Word-of-mouth marketing in the U.K. will face radical restrictions starting May 26, when it will become a criminal offense for brands to seed positive messages online without making the origin of the message clear.
Brand owners will face fines or even prison sentences if they contravene the consumer-protection regulations. The legislation came into force across Europe on Jan. 1, 2008, and is set to begin in the U.K. next month.
The rules make it an offense to blog, use brand ambassadors or seed viral ads while "falsely representing oneself as a consumer." They also apply to bloggers who fail to disclose they have accepted money to write about a product.
"If advertisers and their agencies ignore the ethics of responsible advertising, the damage to the advertising and marketing industry generally will be considerable," said Marina Palomba, legal director at the Institute of Practitioners in Advertising, the U.K.'s agency association.
Sony famously pushed buzz marketing too far with its "All I want for Christmas is a PSP" viral. The campaign combined "amateur" video footage with a blog supposedly written by a friend of one of the characters in the video.
When consumers discovered the campaign had been masterminded by Sony and its agency, Zipatoni, there was a huge backlash and a formal apology from Sony.
Other examples of online deception include the founder of Whole Foods criticizing his competitors through online forums under an alias and the "Wal-Marting Across America" road trip that was sponsored by Wal-Mart, working with public-relations firm Edelman.
Chris Applegate, community-marketing and -insight manager at digital-communications agency Outside Line, said the new regulations are "a very good thing. It gives everyone a chance to get recourse. Cases such as Sony are high-profile and get found out, but I'm sure there are many that don't."
In the U.K., all paid-for advertising space on the internet is regulated by the same voluntary codes as advertising on traditional media. Seeding and blogging are not yet part of this self-regulatory system.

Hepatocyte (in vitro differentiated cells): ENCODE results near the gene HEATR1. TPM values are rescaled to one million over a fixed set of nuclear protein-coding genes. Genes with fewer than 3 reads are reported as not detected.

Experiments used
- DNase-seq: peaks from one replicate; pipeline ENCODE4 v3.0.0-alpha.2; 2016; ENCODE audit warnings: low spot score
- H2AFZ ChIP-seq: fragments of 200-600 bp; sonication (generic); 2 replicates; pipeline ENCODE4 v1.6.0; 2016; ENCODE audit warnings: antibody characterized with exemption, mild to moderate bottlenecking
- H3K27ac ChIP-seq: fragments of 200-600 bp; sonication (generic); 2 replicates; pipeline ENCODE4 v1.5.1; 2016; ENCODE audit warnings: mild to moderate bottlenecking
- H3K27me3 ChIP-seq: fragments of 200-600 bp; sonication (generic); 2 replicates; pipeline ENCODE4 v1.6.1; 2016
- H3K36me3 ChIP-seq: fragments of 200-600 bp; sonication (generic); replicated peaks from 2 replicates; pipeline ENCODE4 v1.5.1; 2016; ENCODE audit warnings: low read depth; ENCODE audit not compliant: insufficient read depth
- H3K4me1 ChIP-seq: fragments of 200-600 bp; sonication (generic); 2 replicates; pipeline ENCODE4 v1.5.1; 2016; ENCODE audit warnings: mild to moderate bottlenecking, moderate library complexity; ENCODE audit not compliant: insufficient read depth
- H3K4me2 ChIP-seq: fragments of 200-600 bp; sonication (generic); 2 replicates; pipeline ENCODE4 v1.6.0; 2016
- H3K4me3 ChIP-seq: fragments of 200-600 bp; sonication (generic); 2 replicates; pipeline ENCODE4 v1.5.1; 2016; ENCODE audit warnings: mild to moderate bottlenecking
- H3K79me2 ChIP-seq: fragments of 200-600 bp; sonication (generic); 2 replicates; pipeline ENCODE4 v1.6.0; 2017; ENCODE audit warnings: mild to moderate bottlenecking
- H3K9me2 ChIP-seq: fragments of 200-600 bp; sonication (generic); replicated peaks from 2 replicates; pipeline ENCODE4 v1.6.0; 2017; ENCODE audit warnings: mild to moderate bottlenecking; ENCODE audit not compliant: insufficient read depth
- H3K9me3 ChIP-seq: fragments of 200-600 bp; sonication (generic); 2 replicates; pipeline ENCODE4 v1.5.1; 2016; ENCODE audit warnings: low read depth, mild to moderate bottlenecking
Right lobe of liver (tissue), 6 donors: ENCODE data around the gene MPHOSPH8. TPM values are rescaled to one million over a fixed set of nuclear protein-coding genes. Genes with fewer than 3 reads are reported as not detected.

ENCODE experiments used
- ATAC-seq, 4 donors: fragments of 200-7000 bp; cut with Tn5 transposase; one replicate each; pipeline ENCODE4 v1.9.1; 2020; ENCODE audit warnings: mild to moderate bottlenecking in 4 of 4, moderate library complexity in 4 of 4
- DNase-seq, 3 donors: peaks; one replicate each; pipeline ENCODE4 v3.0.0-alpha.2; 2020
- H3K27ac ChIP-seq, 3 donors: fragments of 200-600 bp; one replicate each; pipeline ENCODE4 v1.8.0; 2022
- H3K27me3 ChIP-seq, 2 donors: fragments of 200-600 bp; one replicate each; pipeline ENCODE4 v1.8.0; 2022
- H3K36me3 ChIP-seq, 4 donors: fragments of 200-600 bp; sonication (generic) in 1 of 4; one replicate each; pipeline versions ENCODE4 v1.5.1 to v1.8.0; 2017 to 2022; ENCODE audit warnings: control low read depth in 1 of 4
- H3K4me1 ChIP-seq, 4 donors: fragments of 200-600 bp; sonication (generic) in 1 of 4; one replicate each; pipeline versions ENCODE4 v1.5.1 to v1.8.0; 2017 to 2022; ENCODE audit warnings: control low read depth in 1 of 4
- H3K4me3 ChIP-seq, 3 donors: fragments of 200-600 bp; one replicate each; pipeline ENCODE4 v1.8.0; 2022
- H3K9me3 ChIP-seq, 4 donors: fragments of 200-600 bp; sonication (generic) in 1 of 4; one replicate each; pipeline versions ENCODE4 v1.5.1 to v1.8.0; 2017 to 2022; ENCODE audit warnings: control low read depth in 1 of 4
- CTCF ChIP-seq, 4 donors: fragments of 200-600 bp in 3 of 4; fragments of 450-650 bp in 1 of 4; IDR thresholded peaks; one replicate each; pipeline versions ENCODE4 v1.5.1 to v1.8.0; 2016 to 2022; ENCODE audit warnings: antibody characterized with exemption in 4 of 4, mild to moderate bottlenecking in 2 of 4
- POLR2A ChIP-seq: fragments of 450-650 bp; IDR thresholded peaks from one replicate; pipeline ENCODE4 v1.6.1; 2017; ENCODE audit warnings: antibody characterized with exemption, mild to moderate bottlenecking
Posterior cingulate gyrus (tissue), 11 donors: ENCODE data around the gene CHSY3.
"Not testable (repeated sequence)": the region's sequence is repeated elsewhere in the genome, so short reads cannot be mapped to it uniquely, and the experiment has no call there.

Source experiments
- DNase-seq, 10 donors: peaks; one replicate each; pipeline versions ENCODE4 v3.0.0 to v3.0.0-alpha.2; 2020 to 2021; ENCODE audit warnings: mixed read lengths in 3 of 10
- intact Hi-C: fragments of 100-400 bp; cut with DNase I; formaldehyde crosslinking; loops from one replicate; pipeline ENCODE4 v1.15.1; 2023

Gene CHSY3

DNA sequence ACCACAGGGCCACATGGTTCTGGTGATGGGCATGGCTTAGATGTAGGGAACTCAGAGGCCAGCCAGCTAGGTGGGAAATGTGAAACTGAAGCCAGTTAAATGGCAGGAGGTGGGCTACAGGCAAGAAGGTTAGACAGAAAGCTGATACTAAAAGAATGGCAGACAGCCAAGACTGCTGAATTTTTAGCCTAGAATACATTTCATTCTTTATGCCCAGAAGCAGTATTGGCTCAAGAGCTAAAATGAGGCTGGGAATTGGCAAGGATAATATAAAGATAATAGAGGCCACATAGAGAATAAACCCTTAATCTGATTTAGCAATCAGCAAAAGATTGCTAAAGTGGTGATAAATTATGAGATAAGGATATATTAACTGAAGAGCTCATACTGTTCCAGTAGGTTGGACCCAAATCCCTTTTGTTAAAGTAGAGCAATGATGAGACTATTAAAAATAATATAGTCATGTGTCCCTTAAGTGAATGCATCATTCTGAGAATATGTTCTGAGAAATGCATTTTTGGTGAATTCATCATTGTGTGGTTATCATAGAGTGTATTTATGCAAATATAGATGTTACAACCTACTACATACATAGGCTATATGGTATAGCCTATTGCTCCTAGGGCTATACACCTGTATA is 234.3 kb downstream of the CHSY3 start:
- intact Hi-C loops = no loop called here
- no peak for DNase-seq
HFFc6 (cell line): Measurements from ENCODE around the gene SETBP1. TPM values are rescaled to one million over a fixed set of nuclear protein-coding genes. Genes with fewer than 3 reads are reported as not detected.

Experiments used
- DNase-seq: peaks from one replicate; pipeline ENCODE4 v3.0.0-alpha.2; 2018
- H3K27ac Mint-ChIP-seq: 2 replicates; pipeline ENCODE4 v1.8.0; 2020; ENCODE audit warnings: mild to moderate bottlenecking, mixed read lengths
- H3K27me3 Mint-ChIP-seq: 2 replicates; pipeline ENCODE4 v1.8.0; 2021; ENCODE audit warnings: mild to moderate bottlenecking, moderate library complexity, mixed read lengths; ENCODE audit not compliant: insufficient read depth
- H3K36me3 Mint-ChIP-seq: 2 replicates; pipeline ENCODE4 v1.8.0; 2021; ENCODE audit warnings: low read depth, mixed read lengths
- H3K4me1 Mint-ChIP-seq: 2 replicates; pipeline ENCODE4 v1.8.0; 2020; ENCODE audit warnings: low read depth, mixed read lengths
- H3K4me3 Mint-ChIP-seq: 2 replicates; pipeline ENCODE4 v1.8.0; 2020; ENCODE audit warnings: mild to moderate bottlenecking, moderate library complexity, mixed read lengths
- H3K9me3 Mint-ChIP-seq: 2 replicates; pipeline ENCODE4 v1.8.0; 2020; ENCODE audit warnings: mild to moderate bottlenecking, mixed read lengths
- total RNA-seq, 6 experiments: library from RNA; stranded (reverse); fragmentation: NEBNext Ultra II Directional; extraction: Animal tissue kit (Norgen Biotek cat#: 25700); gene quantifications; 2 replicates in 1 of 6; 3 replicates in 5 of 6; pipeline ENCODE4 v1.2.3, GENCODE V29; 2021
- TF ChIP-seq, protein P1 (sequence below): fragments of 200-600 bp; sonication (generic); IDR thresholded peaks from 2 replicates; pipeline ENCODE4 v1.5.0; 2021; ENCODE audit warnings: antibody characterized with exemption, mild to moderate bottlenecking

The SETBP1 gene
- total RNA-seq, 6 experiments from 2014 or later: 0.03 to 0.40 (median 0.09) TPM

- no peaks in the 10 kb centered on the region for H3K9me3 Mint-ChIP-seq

'Risky and undesirable'
"Consumers who have been duped are unlikely to continue to have trust and loyalty to that brand," Ms. Palomba said. "Many advertisers will choose to continue with such campaigns and get away with them due to the sheer size and problems of enforcement, but this is a risky and undesirable way forward."
So far the exact penalties haven't been spelled out, and it will likely take a test case, reported to the Office of Fair Trading and prosecuted, to make clear the size of the penalty and whether jail time is really likely.
"People who are saying this will end word-of-mouth as we know it are talking rubbish," Mr. Applegate said. "Brands have to be up front and have an honest dialogue with consumers."
In the U.S., word-of-mouth marketers are hoping self-regulation will do the trick and that the government won't have to step in, although they shouldn't assume it won't happen, said Jim Nail, chief strategy and marketing officer at Cymfony and a board member of the Word of Mouth Marketing Association.
"It's perfectly fine for a company to participate and comment, as long as you identify who you are and what your interest is." He said if word-of-mouth marketers don't regulate, they could meet the same fate as the e-mail industry: "The [industry] didn't do a lot to enforce self-regulation, so the government stepped in. It's very much in marketers' hands."